Study finds petting zoos can spread E. coli
ATLANTA — Animals at petting zoos can transmit the potentially deadly E. coli bacteria, underscoring the need to lather up after visiting these facilities, health researchers said on Monday.
A study of people who visited Florida petting zoos in March 2005 concluded that the bacteria, which kills 60 people annually in the United States and causes diarrhea and other ailments, can be transmitted through contact with animals.
Another study conducted in South Carolina suggested many visitors are not taking the most basic steps to guard against illness. Researchers in South Carolina who watched visitors at a petting zoo there last year found that 28 percent of people who left the zoo did not wash their hands at faucets provided by the zoo, researchers said.
“The major takeaway is to wash your hands after visiting the zoo, wash your hands before eating after a zoo visit and inform yourself,” said Daniel Chertow, a Florida Department of Health official who discussed the Florida study at the International Conference on Emerging Infectious Diseases in Atlanta.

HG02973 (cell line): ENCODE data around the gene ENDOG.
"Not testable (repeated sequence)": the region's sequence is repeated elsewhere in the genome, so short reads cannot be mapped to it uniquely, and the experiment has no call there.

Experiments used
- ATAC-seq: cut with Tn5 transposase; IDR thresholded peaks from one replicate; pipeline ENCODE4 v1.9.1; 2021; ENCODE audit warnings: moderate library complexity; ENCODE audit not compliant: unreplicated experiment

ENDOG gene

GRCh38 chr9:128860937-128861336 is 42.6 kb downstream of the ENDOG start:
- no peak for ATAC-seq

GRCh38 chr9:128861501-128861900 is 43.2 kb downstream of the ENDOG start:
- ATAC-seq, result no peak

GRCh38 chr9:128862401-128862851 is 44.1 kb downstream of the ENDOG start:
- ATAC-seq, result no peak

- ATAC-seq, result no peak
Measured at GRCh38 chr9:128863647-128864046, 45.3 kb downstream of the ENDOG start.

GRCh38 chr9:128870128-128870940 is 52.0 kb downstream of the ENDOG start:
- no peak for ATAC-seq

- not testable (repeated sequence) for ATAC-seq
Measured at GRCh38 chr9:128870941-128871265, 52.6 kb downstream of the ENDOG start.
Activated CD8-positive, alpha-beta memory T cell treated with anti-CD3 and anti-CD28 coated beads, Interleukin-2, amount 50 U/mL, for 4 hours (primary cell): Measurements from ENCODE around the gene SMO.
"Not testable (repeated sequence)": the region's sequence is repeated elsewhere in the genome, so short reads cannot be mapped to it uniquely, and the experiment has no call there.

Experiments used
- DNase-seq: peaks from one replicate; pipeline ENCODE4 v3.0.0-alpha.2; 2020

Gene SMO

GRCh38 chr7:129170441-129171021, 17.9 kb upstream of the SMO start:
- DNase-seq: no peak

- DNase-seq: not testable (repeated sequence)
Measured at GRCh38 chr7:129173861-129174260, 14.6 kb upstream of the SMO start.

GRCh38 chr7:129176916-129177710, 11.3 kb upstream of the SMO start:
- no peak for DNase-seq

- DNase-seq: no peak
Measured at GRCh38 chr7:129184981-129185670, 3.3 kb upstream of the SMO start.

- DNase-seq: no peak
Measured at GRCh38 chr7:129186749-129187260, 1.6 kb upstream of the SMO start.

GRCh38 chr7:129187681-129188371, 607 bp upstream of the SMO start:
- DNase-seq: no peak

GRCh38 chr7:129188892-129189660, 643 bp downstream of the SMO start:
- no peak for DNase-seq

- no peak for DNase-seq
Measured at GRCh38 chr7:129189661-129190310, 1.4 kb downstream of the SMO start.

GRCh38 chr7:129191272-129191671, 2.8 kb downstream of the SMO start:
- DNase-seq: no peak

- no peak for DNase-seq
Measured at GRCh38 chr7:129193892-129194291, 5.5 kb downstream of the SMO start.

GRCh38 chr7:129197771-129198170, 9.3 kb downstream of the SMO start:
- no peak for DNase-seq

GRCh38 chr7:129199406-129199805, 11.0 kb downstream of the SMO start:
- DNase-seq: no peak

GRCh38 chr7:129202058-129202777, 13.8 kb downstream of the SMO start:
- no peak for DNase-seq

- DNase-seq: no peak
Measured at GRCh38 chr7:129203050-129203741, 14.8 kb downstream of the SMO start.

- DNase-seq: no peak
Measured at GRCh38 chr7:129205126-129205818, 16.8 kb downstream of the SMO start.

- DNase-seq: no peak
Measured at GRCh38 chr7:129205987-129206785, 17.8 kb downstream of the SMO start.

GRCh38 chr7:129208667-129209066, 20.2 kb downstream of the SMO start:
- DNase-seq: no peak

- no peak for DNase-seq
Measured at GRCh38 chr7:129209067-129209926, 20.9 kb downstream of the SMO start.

Chertow said E. coli transmission from animals was a growing concern. The first human E. coli outbreak tied to animals was reported to the CDC in 1996, and 10 more animal-related cases were chronicled by 2002, he said.
The most common types of contact that contributed to E. coli infection in the Florida study were feeding cows and touching or feeding goats.
But the study also showed humans don’t have to touch animals to get sick. Indirect contacts that transmitted E. coli included stepping in manure and touching soiled clothing after washing hands at the zoo, the study said.
Those most likely to stave off illness lathered their hands with soap upon leaving the petting zoo, and washed up again before eating, the study found.